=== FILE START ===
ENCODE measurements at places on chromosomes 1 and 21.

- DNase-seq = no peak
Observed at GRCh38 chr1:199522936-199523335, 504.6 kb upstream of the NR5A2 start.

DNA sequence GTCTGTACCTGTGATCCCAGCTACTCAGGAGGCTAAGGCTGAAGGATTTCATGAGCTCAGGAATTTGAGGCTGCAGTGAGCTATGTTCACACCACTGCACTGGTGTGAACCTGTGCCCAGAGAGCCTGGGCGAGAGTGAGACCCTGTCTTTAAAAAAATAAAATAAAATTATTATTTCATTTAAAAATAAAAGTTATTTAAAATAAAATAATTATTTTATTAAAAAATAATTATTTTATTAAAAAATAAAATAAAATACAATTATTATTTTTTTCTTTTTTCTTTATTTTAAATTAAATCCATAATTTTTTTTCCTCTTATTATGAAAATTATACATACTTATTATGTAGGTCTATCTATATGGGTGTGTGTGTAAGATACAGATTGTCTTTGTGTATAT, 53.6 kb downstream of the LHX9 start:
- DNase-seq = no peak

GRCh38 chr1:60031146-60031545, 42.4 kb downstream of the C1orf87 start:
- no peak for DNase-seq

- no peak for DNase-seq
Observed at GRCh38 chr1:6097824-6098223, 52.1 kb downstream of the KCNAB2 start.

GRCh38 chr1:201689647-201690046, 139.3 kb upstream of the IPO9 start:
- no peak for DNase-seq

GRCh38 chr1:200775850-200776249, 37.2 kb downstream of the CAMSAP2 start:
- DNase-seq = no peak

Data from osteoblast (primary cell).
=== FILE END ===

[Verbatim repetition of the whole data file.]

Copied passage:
ENCODE measurements at places on chromosomes 1 and 21.

- DNase-seq = no peak
Observed at GRCh38 chr1:199522936-199523335, 504.6 kb upstream of the NR5A2 start.

DNA sequence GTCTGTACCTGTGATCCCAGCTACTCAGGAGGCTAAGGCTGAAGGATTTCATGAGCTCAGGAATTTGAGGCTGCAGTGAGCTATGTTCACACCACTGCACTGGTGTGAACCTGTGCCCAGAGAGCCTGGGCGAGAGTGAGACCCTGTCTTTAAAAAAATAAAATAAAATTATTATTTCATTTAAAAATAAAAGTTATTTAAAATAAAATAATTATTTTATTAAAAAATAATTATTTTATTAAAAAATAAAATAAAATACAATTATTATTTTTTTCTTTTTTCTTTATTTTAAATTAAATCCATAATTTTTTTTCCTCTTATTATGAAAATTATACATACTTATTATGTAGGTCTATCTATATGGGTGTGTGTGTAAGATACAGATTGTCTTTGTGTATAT, 53.6 kb downstream of the LHX9 start:
- DNase-seq = no peak

GRCh38 chr1:60031146-60031545, 42.4 kb downstream of the C1orf87 start:
- no peak for DNase-seq

- no peak for DNase-seq
Observed at GRCh38 chr1:6097824-6098223, 52.1 kb downstream of the KCNAB2 start.

GRCh38 chr1:201689647-201690046, 139.3 kb upstream of the IPO9 start:
- no peak for DNase-seq

GRCh38 chr1:200775850-200776249, 37.2 kb downstream of the CAMSAP2 start:
- DNase-seq = no peak

Data from osteoblast (primary cell).